Nanny shares are an arrangement between two or more families hiring a childcare provider. The families reduce the cost of childcare for themselves by sharing, and at the same time, the nanny earns more for the increased work. What is most important, in the context of COVID-19, is to ensure that you are in full communication to ensure collective safety. The employers need to be in agreement on new practices to avoid confusion when having the conversation with the nanny they employ. (If you haven’t made a written agreement for your share, click here).

8. Both of our kids are home now. You suggest additional compensation but our income has also been impacted. What is fair?

Extra work should be compensated but we are all hurting right now in our own ways. This is an instance where open conversation and creativity goes a long way. Consider reducing hours to be able to pay at a higher rate, provide extra paid days off, cover other expenses like transportation which was mentioned above, and discuss what responsibilities you can take off the worker’s plate.

9. We are hiring a live-in nanny. What are the best practices?

As with hiring any domestic worker, you should create a clear work agreement that details work expectations including hours and responsibilities . A live-in nanny should not be on-call all hours of the day and should be paid for all hours of her work including overtime (Anything over 8 hrs a day, 40 hours a week). You should provide private space with a bathroom and access to food in the home. Communication to keep the nanny and your family safe is important—commitment to social distancing, open communication about your contact with others and risk of exposure.

10. How should we manage part-time childcare work?

The guidance we offer for hiring a part-time childcare worker is the same as working with a full-time nanny—create work agreements, provide paid time off, offer benefits through a program like Alia. Still, the conversations about collective safety may be even more important if the part-time nanny is working with more than one family. Discuss what social distancing is possible and create open communication about risk of exposure and who you are both in contact with. If it is possible to coordinate with the other employer, connect to ensure everyone’s safety.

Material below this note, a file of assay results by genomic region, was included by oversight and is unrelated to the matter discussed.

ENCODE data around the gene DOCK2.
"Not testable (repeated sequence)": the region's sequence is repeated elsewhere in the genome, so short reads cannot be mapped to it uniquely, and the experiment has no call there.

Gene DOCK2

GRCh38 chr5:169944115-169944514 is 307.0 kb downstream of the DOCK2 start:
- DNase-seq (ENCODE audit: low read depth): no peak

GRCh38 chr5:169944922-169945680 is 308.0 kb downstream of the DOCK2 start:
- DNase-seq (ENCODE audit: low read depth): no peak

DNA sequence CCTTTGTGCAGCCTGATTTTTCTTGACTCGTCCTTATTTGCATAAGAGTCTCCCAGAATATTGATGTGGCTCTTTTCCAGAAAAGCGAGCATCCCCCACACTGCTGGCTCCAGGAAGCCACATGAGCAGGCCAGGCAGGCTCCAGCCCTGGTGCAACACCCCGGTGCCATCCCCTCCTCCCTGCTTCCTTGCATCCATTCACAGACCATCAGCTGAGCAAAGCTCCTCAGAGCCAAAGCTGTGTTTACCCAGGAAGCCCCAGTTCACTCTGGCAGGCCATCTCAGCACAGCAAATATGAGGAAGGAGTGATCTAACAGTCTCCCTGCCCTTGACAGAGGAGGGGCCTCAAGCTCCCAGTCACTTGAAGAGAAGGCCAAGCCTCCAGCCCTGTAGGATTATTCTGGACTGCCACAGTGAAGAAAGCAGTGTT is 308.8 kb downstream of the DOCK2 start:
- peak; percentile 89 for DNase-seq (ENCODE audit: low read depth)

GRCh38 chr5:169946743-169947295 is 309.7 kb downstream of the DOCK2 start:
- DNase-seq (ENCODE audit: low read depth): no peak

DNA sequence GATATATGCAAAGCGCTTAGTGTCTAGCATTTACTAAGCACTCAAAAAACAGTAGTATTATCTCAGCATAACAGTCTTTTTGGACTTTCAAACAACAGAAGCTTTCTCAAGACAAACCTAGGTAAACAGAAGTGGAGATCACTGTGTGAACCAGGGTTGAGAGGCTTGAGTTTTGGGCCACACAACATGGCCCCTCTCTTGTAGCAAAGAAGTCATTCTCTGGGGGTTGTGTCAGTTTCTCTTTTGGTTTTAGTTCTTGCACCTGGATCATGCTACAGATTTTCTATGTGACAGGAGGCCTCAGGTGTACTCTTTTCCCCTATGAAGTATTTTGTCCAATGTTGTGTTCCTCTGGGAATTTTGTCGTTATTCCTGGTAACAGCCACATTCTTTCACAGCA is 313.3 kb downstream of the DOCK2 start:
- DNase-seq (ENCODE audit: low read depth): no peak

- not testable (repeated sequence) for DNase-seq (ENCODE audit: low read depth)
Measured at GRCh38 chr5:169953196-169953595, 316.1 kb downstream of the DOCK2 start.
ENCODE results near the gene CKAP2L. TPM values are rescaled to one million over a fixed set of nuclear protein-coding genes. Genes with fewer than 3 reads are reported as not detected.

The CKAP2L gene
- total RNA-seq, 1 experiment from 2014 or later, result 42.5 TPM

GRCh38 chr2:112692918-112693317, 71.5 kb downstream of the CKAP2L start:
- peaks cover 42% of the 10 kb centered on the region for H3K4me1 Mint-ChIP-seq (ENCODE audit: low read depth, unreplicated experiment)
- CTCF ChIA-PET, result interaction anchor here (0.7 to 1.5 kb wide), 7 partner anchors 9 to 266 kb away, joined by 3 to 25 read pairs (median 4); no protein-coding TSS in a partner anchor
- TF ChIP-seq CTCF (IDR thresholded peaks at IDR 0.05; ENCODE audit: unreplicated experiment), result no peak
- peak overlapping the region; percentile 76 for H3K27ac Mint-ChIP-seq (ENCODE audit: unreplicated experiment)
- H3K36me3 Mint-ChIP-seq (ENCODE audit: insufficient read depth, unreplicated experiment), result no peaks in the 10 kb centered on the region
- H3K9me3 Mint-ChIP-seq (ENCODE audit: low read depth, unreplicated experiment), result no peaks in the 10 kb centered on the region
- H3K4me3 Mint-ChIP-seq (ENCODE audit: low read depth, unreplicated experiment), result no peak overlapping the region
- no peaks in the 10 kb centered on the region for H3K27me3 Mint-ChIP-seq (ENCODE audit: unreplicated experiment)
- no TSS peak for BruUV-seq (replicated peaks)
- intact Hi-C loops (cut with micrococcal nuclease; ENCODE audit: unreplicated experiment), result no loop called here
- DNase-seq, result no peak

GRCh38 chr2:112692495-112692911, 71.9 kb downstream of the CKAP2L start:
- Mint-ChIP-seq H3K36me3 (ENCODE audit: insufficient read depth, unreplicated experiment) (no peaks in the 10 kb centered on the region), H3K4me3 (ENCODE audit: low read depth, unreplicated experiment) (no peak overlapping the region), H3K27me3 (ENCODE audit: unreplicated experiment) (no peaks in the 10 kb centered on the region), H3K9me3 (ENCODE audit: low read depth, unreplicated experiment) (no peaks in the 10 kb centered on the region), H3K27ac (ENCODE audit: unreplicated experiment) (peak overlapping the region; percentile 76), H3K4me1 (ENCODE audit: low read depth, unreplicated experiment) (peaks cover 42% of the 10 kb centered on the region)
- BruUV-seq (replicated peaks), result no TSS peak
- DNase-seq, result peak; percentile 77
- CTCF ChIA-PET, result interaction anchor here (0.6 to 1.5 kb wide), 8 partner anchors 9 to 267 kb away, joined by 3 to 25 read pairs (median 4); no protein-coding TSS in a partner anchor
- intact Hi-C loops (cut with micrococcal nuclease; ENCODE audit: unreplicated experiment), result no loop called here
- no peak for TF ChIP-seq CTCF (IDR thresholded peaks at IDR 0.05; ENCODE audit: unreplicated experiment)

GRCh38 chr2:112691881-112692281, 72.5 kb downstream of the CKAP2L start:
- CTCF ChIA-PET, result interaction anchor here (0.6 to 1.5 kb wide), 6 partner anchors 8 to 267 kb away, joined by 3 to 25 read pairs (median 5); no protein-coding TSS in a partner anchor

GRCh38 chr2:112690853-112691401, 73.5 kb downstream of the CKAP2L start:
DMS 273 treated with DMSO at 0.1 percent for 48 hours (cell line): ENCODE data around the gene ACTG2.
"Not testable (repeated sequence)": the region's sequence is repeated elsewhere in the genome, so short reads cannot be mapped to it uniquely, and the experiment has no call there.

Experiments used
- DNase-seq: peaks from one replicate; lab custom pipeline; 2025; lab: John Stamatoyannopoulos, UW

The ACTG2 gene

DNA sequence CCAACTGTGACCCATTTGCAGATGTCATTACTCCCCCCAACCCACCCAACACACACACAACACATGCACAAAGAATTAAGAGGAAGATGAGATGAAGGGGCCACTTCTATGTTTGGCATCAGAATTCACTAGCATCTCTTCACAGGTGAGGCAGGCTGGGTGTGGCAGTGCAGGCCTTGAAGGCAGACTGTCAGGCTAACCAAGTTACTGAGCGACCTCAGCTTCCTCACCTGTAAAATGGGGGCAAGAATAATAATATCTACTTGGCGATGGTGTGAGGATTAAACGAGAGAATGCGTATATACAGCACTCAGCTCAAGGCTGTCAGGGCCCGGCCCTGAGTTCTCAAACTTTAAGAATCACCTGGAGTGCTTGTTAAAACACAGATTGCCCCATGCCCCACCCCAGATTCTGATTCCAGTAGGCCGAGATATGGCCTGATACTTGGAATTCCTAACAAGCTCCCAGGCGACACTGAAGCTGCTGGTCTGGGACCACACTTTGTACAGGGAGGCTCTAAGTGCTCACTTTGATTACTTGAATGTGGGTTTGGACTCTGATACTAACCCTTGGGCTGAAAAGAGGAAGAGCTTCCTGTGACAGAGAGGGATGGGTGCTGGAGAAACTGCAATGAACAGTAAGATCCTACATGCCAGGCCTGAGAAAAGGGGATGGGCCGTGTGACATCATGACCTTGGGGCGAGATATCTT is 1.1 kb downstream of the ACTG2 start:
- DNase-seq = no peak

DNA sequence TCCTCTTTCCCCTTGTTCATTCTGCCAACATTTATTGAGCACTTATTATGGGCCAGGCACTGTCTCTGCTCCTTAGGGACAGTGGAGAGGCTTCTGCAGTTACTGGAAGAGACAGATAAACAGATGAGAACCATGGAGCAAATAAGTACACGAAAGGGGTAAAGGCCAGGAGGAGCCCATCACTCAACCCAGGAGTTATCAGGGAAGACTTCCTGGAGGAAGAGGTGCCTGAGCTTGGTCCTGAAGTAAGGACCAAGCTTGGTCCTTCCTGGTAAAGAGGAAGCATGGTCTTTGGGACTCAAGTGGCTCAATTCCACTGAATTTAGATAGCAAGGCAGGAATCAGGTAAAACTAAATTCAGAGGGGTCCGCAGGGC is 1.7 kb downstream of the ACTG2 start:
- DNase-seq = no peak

11. What financial relief is available under the Families First Coronavirus Response Act (FFCRA) for domestic employers?

There is not explicitly an exemption for household employment but the employer should consult their tax accountant to determine whether they can get tax credits under the Emergency Paid Sick Leave Act or Emergency Family and Medical Leave Expansion Act.

12. I’ve asked the nanny to change her clothes and take her temperature upon arrival. How do I maintain this practice everyday?

Whatever safety measures you take in your household – everyone should take together. If you’re asking this of the nanny, each member of your household should also take your temperature daily and commit to a change of clothes for equivalent public exposure. And make this daily ritual as easy as possible! Provide a secure and private area for the worker to change and a space for her to leave extra clothing if she’d like or cover the costs for the clothes the nanny will be using at your home. Keep an extra thermometer with alcohol to sterilize nearby.

13. What Personal Protective Equipment should I provide?

In order for your employee to work safely in your home, they will likely need access to a mask and gloves, ideally multiple sets. Consider your situation and whether they will also need a gown, goggles, or other equipment to work safely. Your employee should be protecting themselves on the way to and from work as well.